Vassar Opened When?

I’m sure I’m not the first to question this, but shouldn’t the “year Vassar opened” in the Spring 2001 FirstWords column be 1861, not 1865? The Vassar seal, which used to be on all the annual college catalogs, reads, “A.D. 1861,” and the class of 1865 alumnae listed in the directory surely had to start college four years earlier than that. Not only that, but thousands of us came to campus in June 1961 to celebrate a Centennial Jubilee. Otherwise, though, I enjoy every word of the magazine.

Hope Christopoulos Mihalap ’56
Norfolk, Virginia

Editor’s note: 
Several people questioned the opening date of 1865 mentioned in that column. Here’s the story. Vassar College was chartered by the State of New York in 1861; groundbreaking for Main Building occurred that same year. The college opened for classes September 26, 1865, with 353 students enrolled. Those students, however, then had to take tests to determine their place at Vassar. When those tests revealed that many were not ready for college-level work, a program of remedial education was created. Some enrolled in that, others left to prepare elsewhere, some left and never returned. College historian Elizabeth Daniels ’41 reports that student records for the first two years have not yet turned up, so the exact standing of those 165 individuals named in the directory as members of the class of 1865 is a bit mysterious. We do know that the first graduation occurred on June 19, 1867, when four students were awarded Vassar diplomas. For more information about Vassar history, visit the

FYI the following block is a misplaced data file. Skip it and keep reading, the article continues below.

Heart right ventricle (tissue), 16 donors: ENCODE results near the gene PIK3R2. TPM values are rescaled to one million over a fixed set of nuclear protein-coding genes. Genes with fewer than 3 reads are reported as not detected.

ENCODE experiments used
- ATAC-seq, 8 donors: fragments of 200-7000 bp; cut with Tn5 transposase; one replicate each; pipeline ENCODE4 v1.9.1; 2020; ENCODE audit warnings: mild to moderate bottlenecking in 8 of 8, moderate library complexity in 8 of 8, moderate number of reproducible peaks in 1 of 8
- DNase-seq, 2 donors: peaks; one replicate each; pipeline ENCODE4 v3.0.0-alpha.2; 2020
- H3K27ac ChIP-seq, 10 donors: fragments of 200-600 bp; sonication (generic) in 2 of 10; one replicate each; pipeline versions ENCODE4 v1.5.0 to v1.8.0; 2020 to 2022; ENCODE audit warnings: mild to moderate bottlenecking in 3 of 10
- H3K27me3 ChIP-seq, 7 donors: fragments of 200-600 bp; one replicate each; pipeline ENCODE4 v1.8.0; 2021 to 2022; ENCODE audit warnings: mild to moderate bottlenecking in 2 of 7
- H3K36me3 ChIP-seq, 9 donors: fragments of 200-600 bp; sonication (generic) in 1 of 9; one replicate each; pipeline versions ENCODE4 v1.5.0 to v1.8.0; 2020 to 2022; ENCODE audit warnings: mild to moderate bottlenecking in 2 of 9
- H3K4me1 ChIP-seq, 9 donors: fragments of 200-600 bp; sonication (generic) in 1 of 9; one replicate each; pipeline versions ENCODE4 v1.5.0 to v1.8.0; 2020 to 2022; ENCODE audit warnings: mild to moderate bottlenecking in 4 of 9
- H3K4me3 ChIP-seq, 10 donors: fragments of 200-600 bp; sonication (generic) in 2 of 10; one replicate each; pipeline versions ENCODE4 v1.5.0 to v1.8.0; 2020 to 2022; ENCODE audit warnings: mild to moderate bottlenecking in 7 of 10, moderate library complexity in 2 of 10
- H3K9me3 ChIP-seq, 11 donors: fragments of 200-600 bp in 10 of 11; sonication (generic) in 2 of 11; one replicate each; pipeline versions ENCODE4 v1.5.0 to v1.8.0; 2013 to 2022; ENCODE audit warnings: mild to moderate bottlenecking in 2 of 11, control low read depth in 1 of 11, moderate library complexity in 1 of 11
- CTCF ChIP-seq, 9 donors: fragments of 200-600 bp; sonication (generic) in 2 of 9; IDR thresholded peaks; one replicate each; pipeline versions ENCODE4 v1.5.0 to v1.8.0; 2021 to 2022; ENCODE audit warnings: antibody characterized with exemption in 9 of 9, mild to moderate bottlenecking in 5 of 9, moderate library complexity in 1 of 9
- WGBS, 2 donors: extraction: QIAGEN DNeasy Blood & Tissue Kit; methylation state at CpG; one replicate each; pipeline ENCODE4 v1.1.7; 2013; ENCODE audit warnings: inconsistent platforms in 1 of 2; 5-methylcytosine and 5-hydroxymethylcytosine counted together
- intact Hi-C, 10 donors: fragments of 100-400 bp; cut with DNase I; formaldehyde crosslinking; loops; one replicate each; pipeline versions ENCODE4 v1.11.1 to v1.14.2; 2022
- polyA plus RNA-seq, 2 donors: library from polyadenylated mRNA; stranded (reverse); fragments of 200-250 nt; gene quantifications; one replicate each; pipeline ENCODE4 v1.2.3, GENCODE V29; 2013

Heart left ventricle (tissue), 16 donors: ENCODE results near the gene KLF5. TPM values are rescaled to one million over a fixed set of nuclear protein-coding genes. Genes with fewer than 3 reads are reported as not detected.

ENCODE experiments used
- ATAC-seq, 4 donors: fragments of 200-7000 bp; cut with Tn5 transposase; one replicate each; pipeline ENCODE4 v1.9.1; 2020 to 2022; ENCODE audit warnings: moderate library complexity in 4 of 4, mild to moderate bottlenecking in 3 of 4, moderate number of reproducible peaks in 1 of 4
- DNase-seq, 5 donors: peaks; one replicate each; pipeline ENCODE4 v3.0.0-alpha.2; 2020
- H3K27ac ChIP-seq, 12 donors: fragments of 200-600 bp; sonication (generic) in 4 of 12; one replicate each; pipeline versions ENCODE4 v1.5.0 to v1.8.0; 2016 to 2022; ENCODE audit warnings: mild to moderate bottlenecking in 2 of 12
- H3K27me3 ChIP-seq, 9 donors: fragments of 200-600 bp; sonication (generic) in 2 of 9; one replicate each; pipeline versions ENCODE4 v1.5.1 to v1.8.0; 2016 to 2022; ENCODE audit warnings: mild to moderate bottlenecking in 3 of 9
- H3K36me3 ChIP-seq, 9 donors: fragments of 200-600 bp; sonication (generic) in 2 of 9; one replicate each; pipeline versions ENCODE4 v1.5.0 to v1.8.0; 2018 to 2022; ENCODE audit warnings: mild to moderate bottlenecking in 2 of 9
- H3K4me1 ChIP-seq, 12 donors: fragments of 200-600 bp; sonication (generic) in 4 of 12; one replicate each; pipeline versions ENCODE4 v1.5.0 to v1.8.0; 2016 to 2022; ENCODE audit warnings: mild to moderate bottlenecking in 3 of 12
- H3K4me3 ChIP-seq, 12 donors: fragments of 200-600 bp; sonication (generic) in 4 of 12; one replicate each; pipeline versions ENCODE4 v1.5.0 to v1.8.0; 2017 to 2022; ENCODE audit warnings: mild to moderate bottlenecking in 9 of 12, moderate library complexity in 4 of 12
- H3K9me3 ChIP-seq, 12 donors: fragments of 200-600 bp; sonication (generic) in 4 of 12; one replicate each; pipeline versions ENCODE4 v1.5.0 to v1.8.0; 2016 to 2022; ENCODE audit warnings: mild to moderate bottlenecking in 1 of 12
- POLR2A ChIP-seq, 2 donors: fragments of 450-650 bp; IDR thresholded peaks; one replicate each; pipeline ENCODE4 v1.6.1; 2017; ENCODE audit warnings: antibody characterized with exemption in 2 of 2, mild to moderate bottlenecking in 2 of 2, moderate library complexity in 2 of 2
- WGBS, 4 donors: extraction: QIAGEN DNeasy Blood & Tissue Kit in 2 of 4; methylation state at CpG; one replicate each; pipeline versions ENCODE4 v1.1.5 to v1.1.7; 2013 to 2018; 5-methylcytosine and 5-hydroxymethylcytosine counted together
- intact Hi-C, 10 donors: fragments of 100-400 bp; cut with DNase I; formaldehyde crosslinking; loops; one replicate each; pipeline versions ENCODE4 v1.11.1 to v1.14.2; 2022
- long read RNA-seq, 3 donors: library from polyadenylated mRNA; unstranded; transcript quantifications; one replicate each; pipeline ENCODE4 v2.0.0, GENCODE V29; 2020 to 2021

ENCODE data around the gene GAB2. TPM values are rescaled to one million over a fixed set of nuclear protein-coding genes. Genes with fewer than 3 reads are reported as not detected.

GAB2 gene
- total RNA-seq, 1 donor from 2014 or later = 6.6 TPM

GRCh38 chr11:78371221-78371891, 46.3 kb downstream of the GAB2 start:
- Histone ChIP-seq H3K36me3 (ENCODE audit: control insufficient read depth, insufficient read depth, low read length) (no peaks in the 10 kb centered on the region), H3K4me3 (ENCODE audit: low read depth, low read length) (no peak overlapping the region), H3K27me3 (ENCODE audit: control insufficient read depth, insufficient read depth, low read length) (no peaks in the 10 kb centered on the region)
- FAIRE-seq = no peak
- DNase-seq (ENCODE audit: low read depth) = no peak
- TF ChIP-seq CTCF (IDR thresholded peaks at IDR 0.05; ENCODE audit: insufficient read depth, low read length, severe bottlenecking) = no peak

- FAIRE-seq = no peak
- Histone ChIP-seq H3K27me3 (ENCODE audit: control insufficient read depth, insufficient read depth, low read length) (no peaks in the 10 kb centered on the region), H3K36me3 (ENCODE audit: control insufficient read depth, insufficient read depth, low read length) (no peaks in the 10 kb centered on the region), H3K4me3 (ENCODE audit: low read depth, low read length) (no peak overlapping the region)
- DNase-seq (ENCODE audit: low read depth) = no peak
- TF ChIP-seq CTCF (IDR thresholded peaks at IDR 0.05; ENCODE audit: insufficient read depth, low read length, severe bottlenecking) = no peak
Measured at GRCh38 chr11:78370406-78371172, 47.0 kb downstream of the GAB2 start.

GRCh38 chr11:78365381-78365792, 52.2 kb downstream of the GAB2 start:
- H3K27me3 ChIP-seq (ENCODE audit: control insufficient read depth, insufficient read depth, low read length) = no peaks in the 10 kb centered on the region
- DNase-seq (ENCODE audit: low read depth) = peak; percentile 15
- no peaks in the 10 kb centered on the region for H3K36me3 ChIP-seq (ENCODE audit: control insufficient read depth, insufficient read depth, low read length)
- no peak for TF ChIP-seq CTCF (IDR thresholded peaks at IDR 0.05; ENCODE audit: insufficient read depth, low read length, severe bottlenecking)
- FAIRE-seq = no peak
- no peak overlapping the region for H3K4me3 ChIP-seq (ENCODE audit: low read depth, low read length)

Vassar Encyclopedia at http://vcencyclopedia.vassar.edu/.